Ah, La Belle Assemblée, that bible of style and culture read by nineteenth century girls throughout the Empire, and writers wishing to understand them. I was browsing the September 1810 issue this week. One column was labeled “Provincials, Including Remarkable Occurrences, Deaths and Marriages, &c. In the Several Counties of Great Britain,” with Great Britain meaning England, Scotland, and Ireland. There was a report of a woman in Sheerness Garrison in Kent who had given birth to 6 children in 9 months (quintuplets and twins); sadly none lived. There were several stories gruesome stage coach accidents (people trampled by horses, thrown from windows). There was even a long, grisly description of an execution of murderers in Ireland.
But what I found particularly interesting in this issue were the stories of courtship and marriage.
Sometimes, it seems, love conquers all. Take this entry: “Married: Mr. Joseph Holmes of Woodhouse to Miss M. Cooper of Hunflet, near Leeds. The bridegroom is deaf and dumb.”
Then love can work miracles. Take the case of Mr. W. Stephenson and a widow of Derbyshire. According to the magazine, “This blooming young widow had interred her former husband about twelve weeks, and was apparently inconsolable for his loss, till within a few days of her union with Mr. Stephenson, the sight of whose athletic form drove the tear of sorrow from her eye, and replaced it with the compassionate glance of love.”
And sometimes life simply isn’t fair! One story reported how the widowed Mrs. Graham brought charges of breach of promise of marriage against Mr. Hetherington. He told her father he wanted to marry her one July, but by October he still hadn’t made good on his promise. She tracked him down to a posting house and demanded to know why. He made up some lame excuse about his friends not liking her but claimed he didn’t care what they said, he was going to marry her the very next Saturday at Carlisle.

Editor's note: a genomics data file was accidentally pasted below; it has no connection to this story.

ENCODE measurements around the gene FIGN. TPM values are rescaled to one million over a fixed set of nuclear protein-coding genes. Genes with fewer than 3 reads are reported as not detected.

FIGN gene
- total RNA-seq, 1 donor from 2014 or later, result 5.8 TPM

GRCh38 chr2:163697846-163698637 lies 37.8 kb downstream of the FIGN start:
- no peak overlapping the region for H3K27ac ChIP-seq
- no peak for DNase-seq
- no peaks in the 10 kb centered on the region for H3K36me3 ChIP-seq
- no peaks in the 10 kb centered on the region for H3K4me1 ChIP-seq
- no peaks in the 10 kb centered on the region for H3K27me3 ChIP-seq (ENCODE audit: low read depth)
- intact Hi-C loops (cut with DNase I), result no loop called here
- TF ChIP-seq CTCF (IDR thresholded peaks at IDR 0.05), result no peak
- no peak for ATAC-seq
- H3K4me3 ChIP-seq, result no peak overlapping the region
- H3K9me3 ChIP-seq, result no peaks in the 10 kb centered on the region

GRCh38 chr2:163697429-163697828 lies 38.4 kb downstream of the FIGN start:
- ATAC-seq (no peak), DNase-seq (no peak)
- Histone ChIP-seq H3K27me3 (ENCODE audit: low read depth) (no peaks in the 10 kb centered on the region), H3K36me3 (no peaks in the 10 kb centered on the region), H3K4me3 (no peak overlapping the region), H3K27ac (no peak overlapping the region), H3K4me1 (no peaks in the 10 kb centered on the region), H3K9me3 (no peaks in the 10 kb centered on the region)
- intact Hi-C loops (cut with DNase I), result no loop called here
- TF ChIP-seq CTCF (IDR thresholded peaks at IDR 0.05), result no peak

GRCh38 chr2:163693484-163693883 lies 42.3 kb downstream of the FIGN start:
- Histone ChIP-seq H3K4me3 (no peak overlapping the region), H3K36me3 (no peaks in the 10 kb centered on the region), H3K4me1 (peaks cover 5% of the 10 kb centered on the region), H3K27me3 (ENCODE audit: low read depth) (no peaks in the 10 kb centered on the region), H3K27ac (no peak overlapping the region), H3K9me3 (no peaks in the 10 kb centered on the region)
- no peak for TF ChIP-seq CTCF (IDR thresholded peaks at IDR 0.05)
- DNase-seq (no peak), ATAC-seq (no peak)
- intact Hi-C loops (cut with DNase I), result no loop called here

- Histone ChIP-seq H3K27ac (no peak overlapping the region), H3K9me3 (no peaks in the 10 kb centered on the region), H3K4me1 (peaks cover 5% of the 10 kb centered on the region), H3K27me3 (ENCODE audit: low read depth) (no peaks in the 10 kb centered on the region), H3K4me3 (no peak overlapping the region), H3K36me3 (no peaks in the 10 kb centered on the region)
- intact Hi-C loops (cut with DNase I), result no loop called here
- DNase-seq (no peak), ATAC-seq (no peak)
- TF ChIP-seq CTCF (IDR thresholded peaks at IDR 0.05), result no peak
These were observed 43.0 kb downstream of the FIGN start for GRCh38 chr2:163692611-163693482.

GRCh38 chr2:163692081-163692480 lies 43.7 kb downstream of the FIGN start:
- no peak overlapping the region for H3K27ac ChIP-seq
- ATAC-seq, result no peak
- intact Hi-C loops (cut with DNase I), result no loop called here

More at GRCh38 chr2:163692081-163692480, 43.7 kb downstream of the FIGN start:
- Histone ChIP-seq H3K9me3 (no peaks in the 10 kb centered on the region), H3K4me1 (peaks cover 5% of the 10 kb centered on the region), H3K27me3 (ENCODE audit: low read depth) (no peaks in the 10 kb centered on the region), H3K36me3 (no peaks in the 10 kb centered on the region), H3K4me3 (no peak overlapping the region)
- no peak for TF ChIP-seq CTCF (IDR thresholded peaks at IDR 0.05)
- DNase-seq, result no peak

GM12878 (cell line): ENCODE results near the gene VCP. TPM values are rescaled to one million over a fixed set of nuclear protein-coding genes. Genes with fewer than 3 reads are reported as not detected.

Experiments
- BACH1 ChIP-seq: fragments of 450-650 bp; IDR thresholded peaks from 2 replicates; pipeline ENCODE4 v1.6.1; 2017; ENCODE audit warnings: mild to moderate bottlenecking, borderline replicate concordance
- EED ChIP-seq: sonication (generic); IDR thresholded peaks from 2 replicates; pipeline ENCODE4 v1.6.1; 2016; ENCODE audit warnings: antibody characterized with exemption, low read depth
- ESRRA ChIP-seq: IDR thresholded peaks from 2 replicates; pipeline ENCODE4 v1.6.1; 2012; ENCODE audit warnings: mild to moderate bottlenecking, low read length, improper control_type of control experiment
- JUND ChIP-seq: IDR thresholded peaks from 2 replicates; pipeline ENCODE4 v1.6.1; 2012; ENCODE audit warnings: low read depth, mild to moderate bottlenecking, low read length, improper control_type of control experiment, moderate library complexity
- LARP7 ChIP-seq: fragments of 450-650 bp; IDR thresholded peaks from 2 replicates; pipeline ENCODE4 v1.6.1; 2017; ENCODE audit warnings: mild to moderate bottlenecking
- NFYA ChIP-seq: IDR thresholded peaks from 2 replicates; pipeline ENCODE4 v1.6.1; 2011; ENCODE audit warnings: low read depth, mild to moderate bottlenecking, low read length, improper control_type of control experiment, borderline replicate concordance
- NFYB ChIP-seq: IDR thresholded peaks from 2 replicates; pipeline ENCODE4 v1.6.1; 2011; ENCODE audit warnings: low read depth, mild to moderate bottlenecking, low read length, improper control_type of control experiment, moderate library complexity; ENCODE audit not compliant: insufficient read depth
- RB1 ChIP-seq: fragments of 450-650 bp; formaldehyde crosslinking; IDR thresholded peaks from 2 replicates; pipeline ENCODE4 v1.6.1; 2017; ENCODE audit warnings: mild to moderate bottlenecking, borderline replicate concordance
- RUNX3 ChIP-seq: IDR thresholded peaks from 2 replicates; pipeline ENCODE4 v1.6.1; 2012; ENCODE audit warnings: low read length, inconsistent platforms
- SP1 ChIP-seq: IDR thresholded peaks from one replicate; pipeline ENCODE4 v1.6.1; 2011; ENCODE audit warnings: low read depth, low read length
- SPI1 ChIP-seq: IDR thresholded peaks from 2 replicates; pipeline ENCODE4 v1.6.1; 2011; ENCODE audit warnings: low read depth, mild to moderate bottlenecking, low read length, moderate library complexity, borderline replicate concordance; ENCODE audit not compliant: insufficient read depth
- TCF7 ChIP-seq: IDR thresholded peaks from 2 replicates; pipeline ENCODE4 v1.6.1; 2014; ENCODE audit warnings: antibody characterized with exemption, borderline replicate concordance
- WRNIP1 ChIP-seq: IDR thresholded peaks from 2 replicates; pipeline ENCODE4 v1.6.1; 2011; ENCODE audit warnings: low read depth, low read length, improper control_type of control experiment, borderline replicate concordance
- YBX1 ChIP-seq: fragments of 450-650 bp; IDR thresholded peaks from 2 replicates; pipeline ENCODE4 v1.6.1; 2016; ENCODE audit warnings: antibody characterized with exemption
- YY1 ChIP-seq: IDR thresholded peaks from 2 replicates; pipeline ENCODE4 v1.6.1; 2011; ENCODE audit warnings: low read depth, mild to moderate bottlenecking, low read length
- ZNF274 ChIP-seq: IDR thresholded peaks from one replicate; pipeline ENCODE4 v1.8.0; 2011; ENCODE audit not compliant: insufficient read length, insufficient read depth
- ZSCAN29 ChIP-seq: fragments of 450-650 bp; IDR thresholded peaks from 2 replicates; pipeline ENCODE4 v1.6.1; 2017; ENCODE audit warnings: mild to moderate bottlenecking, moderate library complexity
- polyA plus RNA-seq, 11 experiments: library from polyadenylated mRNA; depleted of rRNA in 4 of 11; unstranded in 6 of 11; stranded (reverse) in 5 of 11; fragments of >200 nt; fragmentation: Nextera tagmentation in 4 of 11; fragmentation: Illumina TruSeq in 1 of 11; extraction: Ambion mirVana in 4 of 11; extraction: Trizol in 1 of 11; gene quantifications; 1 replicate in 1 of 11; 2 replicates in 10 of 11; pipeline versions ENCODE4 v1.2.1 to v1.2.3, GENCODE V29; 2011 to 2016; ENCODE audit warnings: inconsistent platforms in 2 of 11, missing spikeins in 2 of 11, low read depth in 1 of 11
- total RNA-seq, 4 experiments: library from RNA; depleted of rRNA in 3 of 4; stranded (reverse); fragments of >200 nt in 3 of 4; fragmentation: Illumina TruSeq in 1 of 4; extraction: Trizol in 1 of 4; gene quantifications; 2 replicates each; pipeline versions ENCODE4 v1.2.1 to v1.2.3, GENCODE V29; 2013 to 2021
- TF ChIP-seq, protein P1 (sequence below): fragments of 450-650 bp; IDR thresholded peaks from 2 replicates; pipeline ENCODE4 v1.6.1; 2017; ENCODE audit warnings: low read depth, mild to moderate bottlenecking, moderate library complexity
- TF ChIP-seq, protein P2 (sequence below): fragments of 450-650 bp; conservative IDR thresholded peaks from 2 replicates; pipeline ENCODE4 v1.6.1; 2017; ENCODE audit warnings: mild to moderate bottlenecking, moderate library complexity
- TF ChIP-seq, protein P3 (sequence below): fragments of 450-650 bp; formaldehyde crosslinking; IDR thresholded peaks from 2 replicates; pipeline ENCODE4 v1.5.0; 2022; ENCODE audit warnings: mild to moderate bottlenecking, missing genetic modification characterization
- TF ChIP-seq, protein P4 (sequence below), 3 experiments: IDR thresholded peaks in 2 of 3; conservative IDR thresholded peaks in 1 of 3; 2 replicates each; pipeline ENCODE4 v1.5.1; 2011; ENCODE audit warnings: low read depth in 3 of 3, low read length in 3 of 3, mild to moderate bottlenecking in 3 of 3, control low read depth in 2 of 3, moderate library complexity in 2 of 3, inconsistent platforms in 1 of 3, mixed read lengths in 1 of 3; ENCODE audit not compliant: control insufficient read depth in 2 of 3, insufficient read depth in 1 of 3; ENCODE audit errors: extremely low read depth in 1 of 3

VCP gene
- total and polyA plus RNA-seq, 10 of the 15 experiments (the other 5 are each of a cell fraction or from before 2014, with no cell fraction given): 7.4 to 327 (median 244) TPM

So the poor thing goes to the church, and what does Mr. Hetherington say, right at the altar, but that he’d changed his mind! She goes home, and he follows her, kneels down in front of her and her mother and “imprecated the vengeance of Heaven on himself, if he did not, on the Monday following, fulfill his promise.” So once again she gets ready for her wedding, and he disappears!
When the Court located him and called him to appear, he claimed that 1) she was pregnant and the child wasn’t his (no mention is made anywhere in the year leading up to the story of Mrs. Graham giving birth—longest pregnancy on record—NOT!), 2) she was too old for him (well, she was the same amount of old when you proposed, buddy!), and 3) because he was so young there was a good chance she’d “ensnared” him (yeah, ensnared people generally run away at the drop of a hat). The Court found for Mrs. Graham and awarded her 100 pounds (the equivalent of about $10,000 in the buying power of the U.S. dollar today).
Personally, in a time when stealing a loaf of bread was punishable by death or deportation, I wonder why the fellow wasn’t hanged! But maybe I’m too focused on how wonderful love should be. How would you have dealt with the dithering Mr. Hetherington and much-put-upon Mrs. Graham?